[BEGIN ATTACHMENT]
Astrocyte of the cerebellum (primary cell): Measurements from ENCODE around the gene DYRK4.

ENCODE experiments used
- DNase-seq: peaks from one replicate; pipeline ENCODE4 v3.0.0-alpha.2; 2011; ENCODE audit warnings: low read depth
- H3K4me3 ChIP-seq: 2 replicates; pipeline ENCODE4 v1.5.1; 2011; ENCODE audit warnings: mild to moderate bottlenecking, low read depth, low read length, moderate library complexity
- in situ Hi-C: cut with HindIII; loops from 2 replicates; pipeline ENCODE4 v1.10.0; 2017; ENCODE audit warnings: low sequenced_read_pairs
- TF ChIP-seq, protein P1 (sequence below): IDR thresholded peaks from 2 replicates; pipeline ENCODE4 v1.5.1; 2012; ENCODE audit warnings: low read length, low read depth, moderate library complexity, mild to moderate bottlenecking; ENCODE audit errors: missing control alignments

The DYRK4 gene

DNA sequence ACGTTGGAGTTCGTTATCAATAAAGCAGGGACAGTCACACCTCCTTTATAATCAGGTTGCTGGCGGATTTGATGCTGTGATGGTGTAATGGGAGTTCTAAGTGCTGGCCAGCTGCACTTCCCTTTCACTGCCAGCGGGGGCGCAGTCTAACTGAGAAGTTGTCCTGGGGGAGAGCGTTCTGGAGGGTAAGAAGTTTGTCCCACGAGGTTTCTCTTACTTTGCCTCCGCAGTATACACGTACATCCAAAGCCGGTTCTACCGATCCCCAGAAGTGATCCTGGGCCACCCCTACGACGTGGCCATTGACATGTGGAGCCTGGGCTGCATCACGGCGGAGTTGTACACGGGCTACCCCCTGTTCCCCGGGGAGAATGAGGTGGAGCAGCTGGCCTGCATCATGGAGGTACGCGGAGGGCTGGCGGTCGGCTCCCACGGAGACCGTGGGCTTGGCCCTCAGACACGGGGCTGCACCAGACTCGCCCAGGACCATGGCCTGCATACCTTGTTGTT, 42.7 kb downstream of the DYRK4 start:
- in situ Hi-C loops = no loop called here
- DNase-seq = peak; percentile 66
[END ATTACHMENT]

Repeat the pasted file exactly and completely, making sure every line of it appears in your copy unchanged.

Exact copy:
Astrocyte of the cerebellum (primary cell): Measurements from ENCODE around the gene DYRK4.

ENCODE experiments used
- DNase-seq: peaks from one replicate; pipeline ENCODE4 v3.0.0-alpha.2; 2011; ENCODE audit warnings: low read depth
- H3K4me3 ChIP-seq: 2 replicates; pipeline ENCODE4 v1.5.1; 2011; ENCODE audit warnings: mild to moderate bottlenecking, low read depth, low read length, moderate library complexity
- in situ Hi-C: cut with HindIII; loops from 2 replicates; pipeline ENCODE4 v1.10.0; 2017; ENCODE audit warnings: low sequenced_read_pairs
- TF ChIP-seq, protein P1 (sequence below): IDR thresholded peaks from 2 replicates; pipeline ENCODE4 v1.5.1; 2012; ENCODE audit warnings: low read length, low read depth, moderate library complexity, mild to moderate bottlenecking; ENCODE audit errors: missing control alignments

The DYRK4 gene

DNA sequence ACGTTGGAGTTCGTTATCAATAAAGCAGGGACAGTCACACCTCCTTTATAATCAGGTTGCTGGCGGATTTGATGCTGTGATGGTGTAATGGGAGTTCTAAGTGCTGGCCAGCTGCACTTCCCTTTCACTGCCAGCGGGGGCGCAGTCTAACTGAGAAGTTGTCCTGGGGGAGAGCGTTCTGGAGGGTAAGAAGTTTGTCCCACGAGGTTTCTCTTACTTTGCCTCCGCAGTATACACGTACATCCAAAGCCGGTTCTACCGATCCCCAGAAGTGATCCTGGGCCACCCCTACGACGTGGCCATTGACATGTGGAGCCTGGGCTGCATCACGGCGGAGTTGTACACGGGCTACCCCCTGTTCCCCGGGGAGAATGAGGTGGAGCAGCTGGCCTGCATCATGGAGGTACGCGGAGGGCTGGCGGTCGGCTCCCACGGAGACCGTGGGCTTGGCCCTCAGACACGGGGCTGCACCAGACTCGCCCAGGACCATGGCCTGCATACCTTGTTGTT, 42.7 kb downstream of the DYRK4 start:
- in situ Hi-C loops = no loop called here
- DNase-seq = peak; percentile 66